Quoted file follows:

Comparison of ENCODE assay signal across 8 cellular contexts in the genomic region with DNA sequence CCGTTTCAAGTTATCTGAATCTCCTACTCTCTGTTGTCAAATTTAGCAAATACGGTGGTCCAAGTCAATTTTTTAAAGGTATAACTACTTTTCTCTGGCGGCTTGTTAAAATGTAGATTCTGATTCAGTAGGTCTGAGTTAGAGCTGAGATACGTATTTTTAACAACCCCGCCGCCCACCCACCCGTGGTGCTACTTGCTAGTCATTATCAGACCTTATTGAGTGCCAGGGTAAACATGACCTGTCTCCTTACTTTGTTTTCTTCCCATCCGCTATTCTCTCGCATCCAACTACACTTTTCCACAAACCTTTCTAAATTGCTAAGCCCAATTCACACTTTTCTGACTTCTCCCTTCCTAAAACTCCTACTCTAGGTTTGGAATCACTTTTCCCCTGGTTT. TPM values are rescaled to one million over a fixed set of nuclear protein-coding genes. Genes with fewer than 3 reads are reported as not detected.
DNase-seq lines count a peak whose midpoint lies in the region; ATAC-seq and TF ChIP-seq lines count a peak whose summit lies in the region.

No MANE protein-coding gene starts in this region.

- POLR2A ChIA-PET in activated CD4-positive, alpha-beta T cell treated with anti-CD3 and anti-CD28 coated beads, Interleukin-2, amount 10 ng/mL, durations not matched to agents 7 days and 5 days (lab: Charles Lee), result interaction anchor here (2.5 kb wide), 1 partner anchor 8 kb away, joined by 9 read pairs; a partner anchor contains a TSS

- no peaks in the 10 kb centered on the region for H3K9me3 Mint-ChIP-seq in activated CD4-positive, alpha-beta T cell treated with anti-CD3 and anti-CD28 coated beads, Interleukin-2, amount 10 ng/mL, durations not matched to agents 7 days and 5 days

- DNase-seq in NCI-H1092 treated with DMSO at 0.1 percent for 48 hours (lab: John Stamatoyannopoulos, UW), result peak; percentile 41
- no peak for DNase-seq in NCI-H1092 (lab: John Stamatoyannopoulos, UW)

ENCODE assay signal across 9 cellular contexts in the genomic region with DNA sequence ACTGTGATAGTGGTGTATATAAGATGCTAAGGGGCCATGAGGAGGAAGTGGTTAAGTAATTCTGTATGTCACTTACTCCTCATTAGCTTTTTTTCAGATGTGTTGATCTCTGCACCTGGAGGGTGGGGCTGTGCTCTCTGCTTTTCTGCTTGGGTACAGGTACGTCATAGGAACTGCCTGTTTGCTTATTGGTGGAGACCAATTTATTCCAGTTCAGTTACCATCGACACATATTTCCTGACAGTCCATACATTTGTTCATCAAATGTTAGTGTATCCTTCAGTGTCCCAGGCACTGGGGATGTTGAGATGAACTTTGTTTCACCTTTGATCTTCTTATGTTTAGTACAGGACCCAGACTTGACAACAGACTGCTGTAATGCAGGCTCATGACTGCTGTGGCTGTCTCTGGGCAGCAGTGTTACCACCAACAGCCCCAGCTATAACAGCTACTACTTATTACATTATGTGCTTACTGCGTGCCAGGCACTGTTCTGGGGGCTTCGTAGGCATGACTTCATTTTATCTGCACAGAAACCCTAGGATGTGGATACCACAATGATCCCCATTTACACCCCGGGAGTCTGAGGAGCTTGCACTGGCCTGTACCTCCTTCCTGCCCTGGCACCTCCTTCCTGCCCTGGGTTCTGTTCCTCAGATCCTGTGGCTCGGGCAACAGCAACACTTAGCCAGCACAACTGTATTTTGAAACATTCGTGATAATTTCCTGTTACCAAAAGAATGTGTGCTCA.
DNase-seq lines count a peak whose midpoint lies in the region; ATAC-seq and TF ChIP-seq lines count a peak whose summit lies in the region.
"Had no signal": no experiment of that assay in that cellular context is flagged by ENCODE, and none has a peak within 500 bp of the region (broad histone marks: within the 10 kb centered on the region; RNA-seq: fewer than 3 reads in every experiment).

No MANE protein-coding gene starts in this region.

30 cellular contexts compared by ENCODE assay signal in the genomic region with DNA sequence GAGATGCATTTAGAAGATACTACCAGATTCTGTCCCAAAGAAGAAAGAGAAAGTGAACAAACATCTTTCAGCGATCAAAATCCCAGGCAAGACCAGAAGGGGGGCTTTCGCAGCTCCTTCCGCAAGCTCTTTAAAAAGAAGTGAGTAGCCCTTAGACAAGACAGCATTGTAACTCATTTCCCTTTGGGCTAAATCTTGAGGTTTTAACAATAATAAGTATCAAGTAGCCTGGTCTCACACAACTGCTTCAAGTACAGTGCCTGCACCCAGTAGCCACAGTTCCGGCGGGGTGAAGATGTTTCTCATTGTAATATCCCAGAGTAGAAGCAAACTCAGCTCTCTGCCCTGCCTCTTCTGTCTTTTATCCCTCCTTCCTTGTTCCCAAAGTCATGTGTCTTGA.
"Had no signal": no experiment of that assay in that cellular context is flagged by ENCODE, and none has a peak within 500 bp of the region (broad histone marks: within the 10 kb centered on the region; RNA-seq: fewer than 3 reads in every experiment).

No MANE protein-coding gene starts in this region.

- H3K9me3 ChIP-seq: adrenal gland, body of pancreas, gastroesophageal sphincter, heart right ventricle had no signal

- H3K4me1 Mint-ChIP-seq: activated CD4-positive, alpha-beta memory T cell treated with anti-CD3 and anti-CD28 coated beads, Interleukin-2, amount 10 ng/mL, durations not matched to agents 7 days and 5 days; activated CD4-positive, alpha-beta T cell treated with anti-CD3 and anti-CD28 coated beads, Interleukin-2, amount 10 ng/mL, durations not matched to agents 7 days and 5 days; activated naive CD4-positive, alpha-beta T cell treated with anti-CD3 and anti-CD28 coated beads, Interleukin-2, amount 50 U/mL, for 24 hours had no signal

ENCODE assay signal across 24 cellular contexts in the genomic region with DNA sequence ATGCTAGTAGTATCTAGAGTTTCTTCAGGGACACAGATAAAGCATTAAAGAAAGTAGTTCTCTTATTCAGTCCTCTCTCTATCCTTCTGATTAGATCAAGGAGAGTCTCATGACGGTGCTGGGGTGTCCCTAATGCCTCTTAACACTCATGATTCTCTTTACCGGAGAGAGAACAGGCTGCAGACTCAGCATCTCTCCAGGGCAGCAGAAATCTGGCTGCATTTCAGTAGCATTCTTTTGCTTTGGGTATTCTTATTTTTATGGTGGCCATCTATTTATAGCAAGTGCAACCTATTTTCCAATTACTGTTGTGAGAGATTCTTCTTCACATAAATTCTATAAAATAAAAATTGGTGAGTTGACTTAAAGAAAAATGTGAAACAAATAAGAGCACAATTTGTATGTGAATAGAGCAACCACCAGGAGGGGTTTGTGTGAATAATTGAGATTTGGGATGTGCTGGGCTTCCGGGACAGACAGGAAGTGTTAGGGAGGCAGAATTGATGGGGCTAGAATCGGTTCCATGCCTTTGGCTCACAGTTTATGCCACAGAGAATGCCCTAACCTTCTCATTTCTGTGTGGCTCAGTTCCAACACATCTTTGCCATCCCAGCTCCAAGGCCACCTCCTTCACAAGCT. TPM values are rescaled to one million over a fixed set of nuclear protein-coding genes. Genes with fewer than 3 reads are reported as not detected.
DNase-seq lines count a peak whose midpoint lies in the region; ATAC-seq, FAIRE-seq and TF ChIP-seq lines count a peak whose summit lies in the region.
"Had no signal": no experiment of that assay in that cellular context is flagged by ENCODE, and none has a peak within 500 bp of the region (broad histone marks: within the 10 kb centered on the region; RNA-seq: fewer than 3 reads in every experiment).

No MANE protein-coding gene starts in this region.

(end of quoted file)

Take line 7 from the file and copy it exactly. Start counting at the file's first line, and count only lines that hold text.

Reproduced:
- no peak for DNase-seq in NCI-H1092 (lab: John Stamatoyannopoulos, UW)